Complaint under section 8(1B)(b)(i) of the Broadcasting Act 1989
Family Guy – cartoon comedy – scene implied killing of cat with a razor – character was continuously splattered with blood as he sliced the cat off-screen and cat squealed – character stated, “...I have a lucky cat’s foot”, as he held up a severed cat’s paw – allegedly in breach of standards relating to good taste and decency, children’s interests and violence
Standard 1 (good taste and decency) – actual killing of cat not shown – animated scene unrealistic and farcical – clear satirical and humorous intent – contextual factors – not upheld
Standard 9 (children’s interests) – Family Guy classified PGR and not necessarily aimed at children – scene unrealistic and farcical – would not have disturbed or alarmed children when subject to the guidance of an adult – broadcaster adequately considered interests of child viewers – not upheld
Standard 10 (violence) – violence inferred rather than explicit – clear warning – broadcaster exercised adequate care and discretion when dealing with the issue of violence – not upheld
This headnote does not form part of the decision.
 An episode of the cartoon comedy Family Guy was broadcast on FOUR at 7.30pm on Friday 6 May 2011. At the beginning of the episode, the character Quagmire introduced his friends to his new cat.
 Deciding that the cat had assumed too much importance, his friends planned to sneak into his house and shave it. The main character Peter exclaimed “Yeah! Shaving time, okay, hand me the razor”. He grabbed the cat, held him down (off-screen) and proceeded to shave it, at which point he was splattered with blood and the cat could be heard squealing. Peter’s dog observed, “Peter you killed it”, to which he responded, “Will you guys relax he’s got eight more lives”, as he continued to slice the cat, counting down the number of lives left as he was repeatedly splattered with blood. When he got to three, one of his friends said, “Peter, stop doing what you’re doing.” The dog stated, “Alright, alright, I have an idea. We hide the cat’s body and we leave that window open and that way it will seem like the cat ran away.” Another character said, “We will never get away with that,” to which Peter responded, “Oh, we just might, you see I have a lucky cat’s foot”, as he held up a severed cat’s paw.
 The episode was preceded by the following warning:
This programme may not be suitable for younger family members and parental guidance is advised.
 Susan Lilley made a formal complaint to TVWorks Ltd, the broadcaster, alleging that the episode breached standards relating to good taste and decency, children’s interests, and violence. She argued that the “animal cruelty” depicted in the episode was “totally unacceptable”, especially in a PGR programme broadcast at 7.30pm when children were likely to be watching. The complainant questioned, “What does this teach children? That cruelty to animals is funny and acceptable?” She requested that TVWorks make a “substantial” donation to the SPCA.
 The complainant nominated Standards 1, 9 and 10 of the Free-to-Air Television Code of Broadcasting Practice in her complaint. These provide:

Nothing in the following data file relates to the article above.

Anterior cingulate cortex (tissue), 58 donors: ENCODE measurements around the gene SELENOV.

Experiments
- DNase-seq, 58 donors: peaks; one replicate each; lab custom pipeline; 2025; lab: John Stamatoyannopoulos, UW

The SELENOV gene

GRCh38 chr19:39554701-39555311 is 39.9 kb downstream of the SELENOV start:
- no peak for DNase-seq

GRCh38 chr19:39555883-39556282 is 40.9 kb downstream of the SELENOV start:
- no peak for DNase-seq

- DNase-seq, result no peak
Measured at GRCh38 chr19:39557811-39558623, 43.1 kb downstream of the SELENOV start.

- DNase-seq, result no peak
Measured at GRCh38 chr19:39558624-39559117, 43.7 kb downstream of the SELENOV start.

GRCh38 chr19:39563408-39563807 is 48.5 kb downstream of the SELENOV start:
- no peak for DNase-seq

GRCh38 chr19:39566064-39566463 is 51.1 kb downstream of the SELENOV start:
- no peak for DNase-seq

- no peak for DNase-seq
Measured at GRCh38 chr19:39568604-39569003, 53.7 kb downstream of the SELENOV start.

Standard 1 Good Taste and Decency
Broadcasters should observe standards of good taste and decency.
Standard 9 Children’s Interests
During children’s normally accepted viewing times (see Appendix 1), broadcasters should consider the interests of child viewers.
Standard 10 Violence
Broadcasters should exercise care and discretion when dealing with the issue of violence.
 TVWorks said that to constitute a breach of Standard 1, the broadcast material must be unacceptable in the context in which it was shown, including the programme’s classification, time of broadcast, target audience, and the use of warnings. It noted that Family Guy was rated PGR and restricted to screening after 7pm. The broadcaster contended that the PGR timeslot was not specifically aimed at children, who were unlikely to be watching without their caregiver’s knowledge or consent.
 The broadcaster argued that Family Guy was satirical in nature, and contained a number of levels of content appealing to a wide range of viewers, “from the older child viewer who can generally understand its concept and ideas, to an adult who would understand the more sophisticated connotations”. It considered that the scene subject to complaint was consistent with the programme’s PGR rating, because “While cruelty to animals is for some viewers a sensitive topic this depiction of the cat killing was overtly unrealistic and no explicit action carrying out the killing was shown”. It said that the scene did not contain any offensive language or explicit sexual or violent imagery.
 TVWorks noted that Family Guy was in its eighth season on New Zealand television, and had been playing in similar timeslots on channel FOUR for many years, and therefore considered it was “very familiar” to its audience. It said, “The show centres on the Griffin family and regularly indulges in anarchic humour and slapstick.” The broadcaster said that the programme was a “more risqué and rebellious descendant of The Simpsons”, in that it employed a “similar narrative style but generally presents more challenging content”. It did not consider that the material subject to complaint would have offended regular viewers.
 The broadcaster noted that the Authority had previously stated that the purpose of Standard 1 was not to prohibit challenging material, or material that some people may find offensive, but rather to ensure that sufficient care was taken so that challenging material was not so offensive that it was unacceptable regardless of context.
 TVWorks emphasised that the episode was preceded by a warning advising parents that its content may not be suitable for younger viewers. It considered that this gave parents ample opportunity to decide if they wanted their children to watch the programme.
 For these reasons, the broadcaster declined to uphold the complaint that Standard 1 had been breached.